With great sadness we have just learned of the sudden death of comrade Angel Val Mendizabal at the age of 81. The father of a remarkable family of revolutionaries, Angel was a proletarian class fighter all his life. From very early on in his life, in the dark years of the Franco dictatorship, he worked on the production line in the metal industry. These were years of bitter class struggle, in which the workers were denied even the most elementary rights to belong to a real union, strike or demonstrate.
The brutality of the dictatorship fell with special force on the workers of the Basque country. I remember a conversation I had with the late Pat Wall, before he became a Marxist parliamentarian at Westminster. He worked as a buyer and on one occasion this took him to Vitoria, in the Basque Country. He told me that in all his experience he never saw such bitterness and smouldering hostility as when he visited the factories of Vitoria in the early 1970s. "You could sense that it was going to explode." And it did.
The period after Franco's death (November 1975) was very stormy. The workers rose up against the regime. There were many strikes, general strikes, assassinations and street battles, culminating in the great strike in Vitoria in the spring of 1976. In an attempt to buy off Angel, the management promoted him to the position of foreman, but this manoeuvre was not successful. He accepted the job but remained an active trade unionist. He collected union dues in the factories, going from one machine to another. In 1976 he went out on strike with the rest of his class. One of his sons, Arturo Val del Olmo, of the UGT, was one of the leaders of that historic strike, which ended in the massacre of the 3rd of March.
The Vitoria strike was an impressive demonstration of the power of the working class under the most difficult conditions. The town was completely occupied by armed police. Because they lacked legal unions, the workers established representative commissions, which were soviets in all but name. I attended one of the meetings of the Victoria soviet, which was quite extraordinary. It was held in the church of St. Francis – it was normal in those days because the churches were about the only big buildings that were open to the workers. The church was packed, but there was absolute discipline: nobody interrupted the speakers, and the speeches were on a very high level. Women also participated - housewives expressing support for their men. I remember one said: "if my children have to eat only bread for six months, we will support this strike."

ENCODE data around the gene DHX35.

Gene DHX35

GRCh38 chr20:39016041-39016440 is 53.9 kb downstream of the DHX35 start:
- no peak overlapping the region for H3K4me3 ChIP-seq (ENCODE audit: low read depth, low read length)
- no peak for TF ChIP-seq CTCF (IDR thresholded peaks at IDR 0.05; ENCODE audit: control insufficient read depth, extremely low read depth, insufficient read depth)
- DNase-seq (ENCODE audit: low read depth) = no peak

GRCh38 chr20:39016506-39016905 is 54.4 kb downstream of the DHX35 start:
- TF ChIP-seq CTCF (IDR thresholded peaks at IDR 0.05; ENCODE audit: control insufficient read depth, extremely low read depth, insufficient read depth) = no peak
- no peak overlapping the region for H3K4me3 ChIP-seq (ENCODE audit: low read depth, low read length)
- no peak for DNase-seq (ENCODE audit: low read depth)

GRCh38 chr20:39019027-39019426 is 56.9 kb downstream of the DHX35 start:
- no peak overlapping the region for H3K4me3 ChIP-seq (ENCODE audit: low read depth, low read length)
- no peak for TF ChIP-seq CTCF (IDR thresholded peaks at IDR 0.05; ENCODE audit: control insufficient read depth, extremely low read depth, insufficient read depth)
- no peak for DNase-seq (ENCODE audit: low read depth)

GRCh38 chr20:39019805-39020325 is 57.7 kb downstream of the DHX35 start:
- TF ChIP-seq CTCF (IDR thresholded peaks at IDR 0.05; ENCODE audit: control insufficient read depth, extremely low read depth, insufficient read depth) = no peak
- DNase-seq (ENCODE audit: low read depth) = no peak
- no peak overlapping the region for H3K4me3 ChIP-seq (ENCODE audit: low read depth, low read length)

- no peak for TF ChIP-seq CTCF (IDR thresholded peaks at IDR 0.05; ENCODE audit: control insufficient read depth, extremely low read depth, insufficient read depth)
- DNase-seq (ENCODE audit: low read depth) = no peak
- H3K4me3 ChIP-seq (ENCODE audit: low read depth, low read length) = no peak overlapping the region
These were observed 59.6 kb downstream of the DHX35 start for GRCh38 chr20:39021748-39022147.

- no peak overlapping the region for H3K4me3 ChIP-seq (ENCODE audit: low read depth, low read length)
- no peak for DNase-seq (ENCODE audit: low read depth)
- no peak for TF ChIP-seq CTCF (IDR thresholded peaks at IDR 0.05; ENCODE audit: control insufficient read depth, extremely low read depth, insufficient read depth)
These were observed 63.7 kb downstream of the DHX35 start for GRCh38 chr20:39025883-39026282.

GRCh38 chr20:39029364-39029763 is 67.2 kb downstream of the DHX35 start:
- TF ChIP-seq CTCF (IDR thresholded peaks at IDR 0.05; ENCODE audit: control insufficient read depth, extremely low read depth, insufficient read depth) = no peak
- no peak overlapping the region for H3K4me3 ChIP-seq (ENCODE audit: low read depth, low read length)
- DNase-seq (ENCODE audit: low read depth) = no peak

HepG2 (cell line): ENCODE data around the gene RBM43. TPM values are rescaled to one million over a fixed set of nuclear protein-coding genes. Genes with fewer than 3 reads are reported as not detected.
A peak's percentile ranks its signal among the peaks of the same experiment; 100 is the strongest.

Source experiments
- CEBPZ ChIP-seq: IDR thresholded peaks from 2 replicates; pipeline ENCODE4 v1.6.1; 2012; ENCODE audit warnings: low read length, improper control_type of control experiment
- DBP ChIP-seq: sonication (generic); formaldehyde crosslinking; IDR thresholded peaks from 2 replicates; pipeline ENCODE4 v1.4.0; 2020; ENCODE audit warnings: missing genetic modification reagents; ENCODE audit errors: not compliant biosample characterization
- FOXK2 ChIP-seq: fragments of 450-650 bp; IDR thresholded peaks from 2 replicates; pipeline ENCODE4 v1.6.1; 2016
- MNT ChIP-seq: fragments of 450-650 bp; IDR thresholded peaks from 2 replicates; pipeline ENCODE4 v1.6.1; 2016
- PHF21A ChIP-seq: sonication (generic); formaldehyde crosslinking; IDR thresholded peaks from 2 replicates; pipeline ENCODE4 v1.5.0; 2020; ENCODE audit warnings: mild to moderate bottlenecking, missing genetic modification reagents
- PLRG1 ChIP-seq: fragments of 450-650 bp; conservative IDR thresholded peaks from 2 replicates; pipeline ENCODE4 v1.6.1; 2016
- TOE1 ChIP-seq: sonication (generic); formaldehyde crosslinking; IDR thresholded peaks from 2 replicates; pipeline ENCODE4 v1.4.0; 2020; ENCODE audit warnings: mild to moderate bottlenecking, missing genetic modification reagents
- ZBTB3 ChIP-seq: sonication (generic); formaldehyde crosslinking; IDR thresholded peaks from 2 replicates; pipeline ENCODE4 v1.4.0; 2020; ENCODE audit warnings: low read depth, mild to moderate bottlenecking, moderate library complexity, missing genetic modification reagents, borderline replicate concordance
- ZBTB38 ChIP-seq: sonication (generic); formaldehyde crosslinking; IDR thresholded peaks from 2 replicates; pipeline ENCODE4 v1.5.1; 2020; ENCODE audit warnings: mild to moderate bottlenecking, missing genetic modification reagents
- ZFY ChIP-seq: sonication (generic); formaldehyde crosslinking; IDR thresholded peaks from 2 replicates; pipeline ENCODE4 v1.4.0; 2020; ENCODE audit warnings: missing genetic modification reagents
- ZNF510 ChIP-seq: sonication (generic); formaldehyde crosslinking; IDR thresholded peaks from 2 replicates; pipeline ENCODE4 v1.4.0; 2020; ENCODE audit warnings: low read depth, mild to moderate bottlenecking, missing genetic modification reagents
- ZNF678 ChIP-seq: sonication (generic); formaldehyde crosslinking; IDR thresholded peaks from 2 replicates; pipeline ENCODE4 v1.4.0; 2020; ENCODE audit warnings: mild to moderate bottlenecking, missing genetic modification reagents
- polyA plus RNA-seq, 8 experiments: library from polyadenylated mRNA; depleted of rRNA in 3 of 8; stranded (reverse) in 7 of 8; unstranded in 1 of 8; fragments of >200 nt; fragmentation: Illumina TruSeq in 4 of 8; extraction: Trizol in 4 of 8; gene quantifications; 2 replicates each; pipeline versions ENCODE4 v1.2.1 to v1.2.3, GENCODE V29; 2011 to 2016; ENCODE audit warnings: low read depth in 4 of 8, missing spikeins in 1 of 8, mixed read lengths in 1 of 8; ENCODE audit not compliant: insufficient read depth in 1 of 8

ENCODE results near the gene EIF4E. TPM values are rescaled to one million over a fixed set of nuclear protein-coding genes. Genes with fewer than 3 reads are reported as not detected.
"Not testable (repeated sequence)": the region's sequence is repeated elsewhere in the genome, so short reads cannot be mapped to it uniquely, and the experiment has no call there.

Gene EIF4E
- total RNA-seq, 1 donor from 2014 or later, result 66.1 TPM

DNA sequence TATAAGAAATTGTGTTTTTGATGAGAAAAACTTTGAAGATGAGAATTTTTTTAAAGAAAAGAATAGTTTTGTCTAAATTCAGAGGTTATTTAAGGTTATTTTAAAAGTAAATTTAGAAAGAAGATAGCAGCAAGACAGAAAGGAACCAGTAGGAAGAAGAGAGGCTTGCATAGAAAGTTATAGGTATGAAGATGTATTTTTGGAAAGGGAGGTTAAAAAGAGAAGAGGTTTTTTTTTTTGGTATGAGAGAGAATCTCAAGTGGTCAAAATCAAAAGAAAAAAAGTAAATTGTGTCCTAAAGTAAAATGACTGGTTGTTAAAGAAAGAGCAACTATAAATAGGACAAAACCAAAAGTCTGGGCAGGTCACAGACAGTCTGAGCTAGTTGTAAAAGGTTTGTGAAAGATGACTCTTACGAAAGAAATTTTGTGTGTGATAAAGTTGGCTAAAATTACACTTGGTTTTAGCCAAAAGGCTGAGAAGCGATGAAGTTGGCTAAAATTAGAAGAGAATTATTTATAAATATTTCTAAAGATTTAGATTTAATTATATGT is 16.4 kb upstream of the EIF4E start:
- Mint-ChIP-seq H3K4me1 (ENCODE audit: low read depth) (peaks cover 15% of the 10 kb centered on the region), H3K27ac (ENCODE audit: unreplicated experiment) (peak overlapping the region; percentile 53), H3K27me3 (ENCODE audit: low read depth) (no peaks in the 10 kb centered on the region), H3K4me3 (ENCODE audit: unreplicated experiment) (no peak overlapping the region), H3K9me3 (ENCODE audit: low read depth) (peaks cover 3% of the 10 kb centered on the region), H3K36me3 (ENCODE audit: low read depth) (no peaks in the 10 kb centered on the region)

The decisive day was March 3rd, 1976. Groups of workers massed from the factories in the early hours of the morning and marched to the town centre. The police were everywhere, so the workers resorted to "guerrilla tactics". One minute, the street would be empty, but you could see groups of workers gathered on street corners. Then someone would whistle and they would all rush into the road, blocking it with their bodies. After some time the police sirens would be heard and the workers would dissolve into thin air. The uniformed thugs would arrive to find the enemy gone.
That day showed the true fighting spirit of the workers of Vitoria. But it ended in a massacre. In the evening, a large number of people gathered again in the church of St. Francis. There were several thousand men, women and children, and old people. The armed police surrounded the church and threw smoke bombs through the windows. Panic ensued. The people poured through the doors gasping for breath. Then the police opened fire with automatic weapons. Six people were killed and many others wounded.
This was a turning point because it frightened the ruling class into making concessions which led to what they call "the transition" - a botched affair that established a so-called "democracy" - complete with un-elected monarchy. None of the murderers and torturers of the old regime were ever punished. In effect, the workers were cheated of the victory they so richly deserved through the cowardice and treachery of their leaders, who compromised with the regime.